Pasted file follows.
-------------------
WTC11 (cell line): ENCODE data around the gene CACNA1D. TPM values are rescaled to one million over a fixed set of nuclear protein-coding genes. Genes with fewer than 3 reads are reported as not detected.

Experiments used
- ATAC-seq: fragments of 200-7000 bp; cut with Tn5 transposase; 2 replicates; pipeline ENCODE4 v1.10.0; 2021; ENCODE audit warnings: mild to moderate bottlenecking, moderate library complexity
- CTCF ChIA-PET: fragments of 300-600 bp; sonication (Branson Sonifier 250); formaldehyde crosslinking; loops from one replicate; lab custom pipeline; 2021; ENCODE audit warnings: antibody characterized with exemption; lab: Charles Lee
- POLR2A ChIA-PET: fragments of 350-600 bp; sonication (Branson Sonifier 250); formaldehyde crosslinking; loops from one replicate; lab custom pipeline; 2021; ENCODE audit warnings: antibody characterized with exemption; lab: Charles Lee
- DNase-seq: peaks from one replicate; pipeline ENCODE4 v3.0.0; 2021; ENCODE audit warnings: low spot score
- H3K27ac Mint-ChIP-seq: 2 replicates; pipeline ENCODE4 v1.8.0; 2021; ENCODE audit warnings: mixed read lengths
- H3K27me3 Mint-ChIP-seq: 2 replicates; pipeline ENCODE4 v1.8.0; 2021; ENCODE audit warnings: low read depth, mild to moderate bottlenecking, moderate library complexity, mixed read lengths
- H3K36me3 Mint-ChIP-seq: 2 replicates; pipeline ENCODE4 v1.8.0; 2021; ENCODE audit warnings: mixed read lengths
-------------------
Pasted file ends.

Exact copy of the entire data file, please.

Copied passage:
WTC11 (cell line): ENCODE data around the gene CACNA1D. TPM values are rescaled to one million over a fixed set of nuclear protein-coding genes. Genes with fewer than 3 reads are reported as not detected.

Experiments used
- ATAC-seq: fragments of 200-7000 bp; cut with Tn5 transposase; 2 replicates; pipeline ENCODE4 v1.10.0; 2021; ENCODE audit warnings: mild to moderate bottlenecking, moderate library complexity
- CTCF ChIA-PET: fragments of 300-600 bp; sonication (Branson Sonifier 250); formaldehyde crosslinking; loops from one replicate; lab custom pipeline; 2021; ENCODE audit warnings: antibody characterized with exemption; lab: Charles Lee
- POLR2A ChIA-PET: fragments of 350-600 bp; sonication (Branson Sonifier 250); formaldehyde crosslinking; loops from one replicate; lab custom pipeline; 2021; ENCODE audit warnings: antibody characterized with exemption; lab: Charles Lee
- DNase-seq: peaks from one replicate; pipeline ENCODE4 v3.0.0; 2021; ENCODE audit warnings: low spot score
- H3K27ac Mint-ChIP-seq: 2 replicates; pipeline ENCODE4 v1.8.0; 2021; ENCODE audit warnings: mixed read lengths
- H3K27me3 Mint-ChIP-seq: 2 replicates; pipeline ENCODE4 v1.8.0; 2021; ENCODE audit warnings: low read depth, mild to moderate bottlenecking, moderate library complexity, mixed read lengths
- H3K36me3 Mint-ChIP-seq: 2 replicates; pipeline ENCODE4 v1.8.0; 2021; ENCODE audit warnings: mixed read lengths